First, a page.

Records show that some UW institutions used software, UW officials say it was compromised by Russian hackers

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On December 13, 2020, the US Cybersecurity & Infrastructure Security Agency issued a warning It states that computer network surveillance products from the Texan company SolarWinds are “exploited by malicious actors” and “pose an unacceptable risk to US government agencies.”

December 16 Reuters reported The hackers are said to work for the Russian government and have been monitoring the internal e-mail traffic of the US finance and trade departments for months.

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The story goes that attackers did this by hijacking an automated update process used by SolarWinds that was sent to tens of thousands of customers. This included federal, state, local, and tribal governments, as well as corporations and universities.

On the same day of the Reuters report, UW System Associate Vice President of Information Security Katherine Mayer sent an email to administrative staff with the subject “Information Security Incident – Solar Winch” as indicated in documents WPR obtained through a government disclosure request.

“It is estimated that this incident was likely the result of a sophisticated, targeted, and manual attack on the supply chain by an external nation-state,” Mayer wrote. “This campaign could have started as early as spring 2020 and is currently ongoing. The most dangerous effects of this campaign are lateral movements within infiltrated networks and the exfiltration of data from the compromised networks.”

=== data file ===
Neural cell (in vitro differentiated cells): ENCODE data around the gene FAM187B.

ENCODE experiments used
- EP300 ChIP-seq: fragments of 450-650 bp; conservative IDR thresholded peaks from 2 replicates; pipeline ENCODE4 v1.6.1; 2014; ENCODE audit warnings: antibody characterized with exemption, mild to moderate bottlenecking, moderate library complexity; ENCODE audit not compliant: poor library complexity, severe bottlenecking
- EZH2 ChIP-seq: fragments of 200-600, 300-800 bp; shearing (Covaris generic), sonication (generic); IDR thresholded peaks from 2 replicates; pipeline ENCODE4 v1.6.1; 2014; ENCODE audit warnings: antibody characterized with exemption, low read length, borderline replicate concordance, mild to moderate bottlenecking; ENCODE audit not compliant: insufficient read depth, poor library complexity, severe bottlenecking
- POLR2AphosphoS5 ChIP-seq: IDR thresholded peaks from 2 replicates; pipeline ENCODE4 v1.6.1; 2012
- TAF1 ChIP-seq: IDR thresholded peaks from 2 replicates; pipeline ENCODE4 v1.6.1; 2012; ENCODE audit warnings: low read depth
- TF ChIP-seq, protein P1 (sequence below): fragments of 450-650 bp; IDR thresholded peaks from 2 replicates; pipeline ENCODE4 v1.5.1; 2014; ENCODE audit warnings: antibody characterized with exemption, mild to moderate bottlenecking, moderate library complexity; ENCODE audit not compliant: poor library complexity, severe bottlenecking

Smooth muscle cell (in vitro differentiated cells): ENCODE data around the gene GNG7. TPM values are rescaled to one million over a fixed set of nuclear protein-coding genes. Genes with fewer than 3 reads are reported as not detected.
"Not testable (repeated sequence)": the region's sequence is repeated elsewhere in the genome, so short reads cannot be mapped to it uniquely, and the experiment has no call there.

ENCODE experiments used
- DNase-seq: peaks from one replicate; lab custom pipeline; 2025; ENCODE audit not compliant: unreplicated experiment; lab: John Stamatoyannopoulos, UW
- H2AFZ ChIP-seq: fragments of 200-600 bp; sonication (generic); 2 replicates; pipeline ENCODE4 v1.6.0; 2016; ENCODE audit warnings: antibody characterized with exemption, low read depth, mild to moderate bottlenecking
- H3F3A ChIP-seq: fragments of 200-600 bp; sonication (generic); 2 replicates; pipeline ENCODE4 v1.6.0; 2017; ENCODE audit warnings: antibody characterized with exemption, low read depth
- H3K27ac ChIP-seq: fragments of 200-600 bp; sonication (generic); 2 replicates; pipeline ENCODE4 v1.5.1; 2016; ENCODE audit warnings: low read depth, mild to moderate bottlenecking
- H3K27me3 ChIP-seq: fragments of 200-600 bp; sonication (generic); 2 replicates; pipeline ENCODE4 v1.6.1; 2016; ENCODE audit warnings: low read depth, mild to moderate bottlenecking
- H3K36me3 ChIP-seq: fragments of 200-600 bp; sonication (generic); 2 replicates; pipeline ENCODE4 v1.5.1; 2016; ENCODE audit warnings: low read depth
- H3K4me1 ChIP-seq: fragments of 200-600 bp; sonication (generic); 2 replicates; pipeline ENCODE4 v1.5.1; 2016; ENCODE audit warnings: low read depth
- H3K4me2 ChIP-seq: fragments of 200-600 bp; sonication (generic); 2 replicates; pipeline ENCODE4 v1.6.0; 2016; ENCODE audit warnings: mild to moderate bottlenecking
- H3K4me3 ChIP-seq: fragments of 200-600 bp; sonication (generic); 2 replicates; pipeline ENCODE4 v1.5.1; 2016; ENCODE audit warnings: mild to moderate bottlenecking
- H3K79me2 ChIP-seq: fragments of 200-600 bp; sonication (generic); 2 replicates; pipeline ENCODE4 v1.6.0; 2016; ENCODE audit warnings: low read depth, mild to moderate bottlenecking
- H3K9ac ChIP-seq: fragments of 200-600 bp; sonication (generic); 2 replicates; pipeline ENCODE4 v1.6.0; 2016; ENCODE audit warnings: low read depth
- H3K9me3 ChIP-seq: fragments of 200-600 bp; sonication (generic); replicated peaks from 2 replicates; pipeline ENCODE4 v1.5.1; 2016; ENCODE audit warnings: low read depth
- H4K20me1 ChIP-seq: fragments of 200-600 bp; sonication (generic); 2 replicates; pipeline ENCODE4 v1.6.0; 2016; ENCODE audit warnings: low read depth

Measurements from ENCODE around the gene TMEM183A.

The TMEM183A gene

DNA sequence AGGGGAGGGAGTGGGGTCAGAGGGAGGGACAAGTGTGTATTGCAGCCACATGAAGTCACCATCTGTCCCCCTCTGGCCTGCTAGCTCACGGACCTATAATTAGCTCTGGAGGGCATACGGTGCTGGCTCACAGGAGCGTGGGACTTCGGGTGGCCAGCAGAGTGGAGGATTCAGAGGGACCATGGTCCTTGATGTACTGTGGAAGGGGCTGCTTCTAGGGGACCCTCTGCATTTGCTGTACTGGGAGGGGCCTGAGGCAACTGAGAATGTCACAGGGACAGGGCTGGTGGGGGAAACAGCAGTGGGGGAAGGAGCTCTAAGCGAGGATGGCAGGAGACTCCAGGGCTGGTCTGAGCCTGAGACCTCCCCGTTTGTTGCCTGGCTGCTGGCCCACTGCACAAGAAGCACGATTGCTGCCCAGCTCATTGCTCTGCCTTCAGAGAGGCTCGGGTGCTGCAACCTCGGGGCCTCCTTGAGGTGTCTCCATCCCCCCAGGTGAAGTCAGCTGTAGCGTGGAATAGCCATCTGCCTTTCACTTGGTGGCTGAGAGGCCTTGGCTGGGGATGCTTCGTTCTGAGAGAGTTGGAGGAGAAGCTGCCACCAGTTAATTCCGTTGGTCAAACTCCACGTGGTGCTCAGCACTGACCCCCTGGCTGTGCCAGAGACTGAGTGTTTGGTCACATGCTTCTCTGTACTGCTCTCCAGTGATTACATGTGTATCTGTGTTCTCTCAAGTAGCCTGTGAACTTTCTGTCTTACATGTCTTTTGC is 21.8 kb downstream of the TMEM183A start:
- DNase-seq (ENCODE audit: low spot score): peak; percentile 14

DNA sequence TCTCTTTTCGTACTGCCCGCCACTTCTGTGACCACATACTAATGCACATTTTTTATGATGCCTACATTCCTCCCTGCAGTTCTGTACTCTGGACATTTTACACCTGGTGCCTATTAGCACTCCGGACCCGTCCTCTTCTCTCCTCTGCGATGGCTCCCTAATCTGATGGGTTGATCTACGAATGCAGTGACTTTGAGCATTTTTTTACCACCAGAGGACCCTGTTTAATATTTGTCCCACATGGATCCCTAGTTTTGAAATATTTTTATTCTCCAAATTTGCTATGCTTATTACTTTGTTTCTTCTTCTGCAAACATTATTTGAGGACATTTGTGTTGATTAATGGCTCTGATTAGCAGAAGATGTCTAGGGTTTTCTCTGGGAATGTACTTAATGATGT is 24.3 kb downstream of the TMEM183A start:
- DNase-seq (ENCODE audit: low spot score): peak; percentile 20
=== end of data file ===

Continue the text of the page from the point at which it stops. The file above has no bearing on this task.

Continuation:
In the days that followed, Mayer and other IT executives worked within the UW system to figure out which computer servers from 26 locations, headquarters, UW Shared Services, and Extended Campus SolarWinds products might have been using.

On December 18, UW System Director of Information Security Governance, Risk and Compliance Nicholas Davis by email Asked Mayer if head office procurement staff could look through recent purchases of SolarWinds products on campus.

“I’m just not comfortable hearing, ‘We didn’t have it’ without evidence or even knowing how they came to that decision,” said Davis.

Procurement documents showed that UW-Eau Claire, UW-Green Bay, UW-Oshkosh, UW-Stout and UW-Stevens Point made purchases from SolarWinds in the past year. But that didn’t tell the whole story as the company has multiple products and only its Orion software was considered compromised.